By Petrina, Eden’s Mummy.
I had never heard of Encephalitis prior to my daughter Eden suffering from this tragic illness. Many, many people haven’t. That’s one of our main aims: To raise the awareness so people know more about it, just as everybody is now aware of other life threatening childhood illnesses such as meningitis.
It was March 2nd 2011. Eden was 6 and a half years old. That day she was a little bit off colour, a little bit poorly, but I didn’t think much about it. She had been like this for a couple of days and I decided to keep her off school that day just in case. She had been complaining that her legs had been aching a little and the odd headache but nothing that I thought was debilitating. We were lying on the settee after dropping her older brother, Oscar, off at school. We were just about to start watching Barbie the Movie, as you do! Suddenly, Eden went very stiff and had a massive seizure. I could see in her eyes just how terrified she was. Then she fell completely unconscious.
I phoned the ambulance. They were brilliant and the ambulance came within minutes, thank goodness. We were taken straight to Sheffield’s children’s hospital. We were in the resuscitation area for the whole day and night while the medical team were just trying to work out what it was that had happened to Eden. They tried lots and lots of different tests. Eden was still unconscious and nobody really knew quite what to do. But then a well-informed Doctor thought to start her on some very specific medication that sufferers of Encephalitis need to fight it. He started her on that but also continued with lots of other medications because they weren’t sure at first whether it was meningitis or what it was.
After what seemed like eternity, Eden regained consciousness and initially she couldn’t see, hear or speak at all. She was hallucinating and didn’t know who anybody was. It was horrific for Eden and us.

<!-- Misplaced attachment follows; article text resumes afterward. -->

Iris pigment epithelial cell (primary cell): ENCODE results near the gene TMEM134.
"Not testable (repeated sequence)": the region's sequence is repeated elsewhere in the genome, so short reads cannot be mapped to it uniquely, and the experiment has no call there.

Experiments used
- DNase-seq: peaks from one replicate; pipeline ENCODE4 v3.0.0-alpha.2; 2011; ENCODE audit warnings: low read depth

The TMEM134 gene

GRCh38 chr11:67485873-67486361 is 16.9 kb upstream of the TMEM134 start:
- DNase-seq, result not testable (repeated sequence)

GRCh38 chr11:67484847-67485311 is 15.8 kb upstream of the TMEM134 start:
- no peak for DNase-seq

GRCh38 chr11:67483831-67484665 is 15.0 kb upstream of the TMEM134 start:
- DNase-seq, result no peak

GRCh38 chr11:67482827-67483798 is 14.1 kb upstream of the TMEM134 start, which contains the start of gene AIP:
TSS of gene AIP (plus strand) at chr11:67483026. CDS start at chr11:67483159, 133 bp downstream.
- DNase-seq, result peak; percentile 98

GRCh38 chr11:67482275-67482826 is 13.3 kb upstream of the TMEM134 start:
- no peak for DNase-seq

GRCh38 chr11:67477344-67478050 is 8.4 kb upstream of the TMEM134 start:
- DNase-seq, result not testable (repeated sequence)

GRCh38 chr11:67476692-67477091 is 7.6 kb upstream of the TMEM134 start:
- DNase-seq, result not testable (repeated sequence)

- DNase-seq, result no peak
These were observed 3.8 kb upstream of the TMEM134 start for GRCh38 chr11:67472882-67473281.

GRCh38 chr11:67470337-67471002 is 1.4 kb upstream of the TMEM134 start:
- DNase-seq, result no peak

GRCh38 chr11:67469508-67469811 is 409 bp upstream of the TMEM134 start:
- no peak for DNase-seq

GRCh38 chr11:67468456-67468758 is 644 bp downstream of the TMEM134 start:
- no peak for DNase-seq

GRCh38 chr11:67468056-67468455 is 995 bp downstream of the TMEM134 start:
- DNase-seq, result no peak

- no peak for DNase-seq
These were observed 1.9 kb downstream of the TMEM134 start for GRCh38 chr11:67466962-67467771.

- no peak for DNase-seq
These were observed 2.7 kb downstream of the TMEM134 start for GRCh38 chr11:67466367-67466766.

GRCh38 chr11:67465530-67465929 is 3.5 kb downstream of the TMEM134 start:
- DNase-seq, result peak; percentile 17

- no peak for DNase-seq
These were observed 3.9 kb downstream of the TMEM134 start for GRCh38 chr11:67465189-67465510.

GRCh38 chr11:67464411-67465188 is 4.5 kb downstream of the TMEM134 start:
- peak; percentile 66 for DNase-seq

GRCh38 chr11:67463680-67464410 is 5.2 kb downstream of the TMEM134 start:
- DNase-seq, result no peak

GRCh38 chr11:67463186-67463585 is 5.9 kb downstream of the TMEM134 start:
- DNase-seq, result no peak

Eventually the medical team managed to stabilise her condition. But all she could say for the longest time was “Mmm”, then eventually “Mu mu mu”, then “mum”, then “mummy”, but she didn’t know who mummy was. She just knew who she wanted. So to her, everybody was Mummy. It was so very scary and for a long time we thought we’d lost her, to some degree we did, because the child that came out of her unconscious state was a completely different child. She didn’t know who Mummy was which I didn’t initially realise. Eden couldn’t see for a long time, so I just held her hands to my face, so we could connect & to reassure her.
After almost a week her vision came back and over the following few days she started to recognise who Mummy was and then she slowly started to recognise who other people were. Oh what a relief.
But I knew things were still very different…and would remain so. Little did I know that from this moment onwards, they would never be the same again.
This was the start of the next stage. Eden was moved into her own room and then when she had recovered sufficiently she was moved to a small ward, were we started to re-teach her how to talk and how to walk. This was made all the harder as she continued to be on an intravenous drip of very strong anti viral and anti bacterial drugs. It was a particularly overwhelming time as there were so many tests (including a lumbar puncture) but the key was the EEG (Electroencephalography), also called the “Medusa” test which works out what was happening in her brain. All these tests continued for over 6 weeks. Our lives as we knew it were never going to be the same again, but I didn’t know that at the time. I knew Eden wasn’t the same but I didn’t really understand it yet. I didn’t really get it. I just hoped things would be OK after all the tests and that we would be released from the hospital. In hindsight, that was very naive of me. I wish there had been more information readily available to me.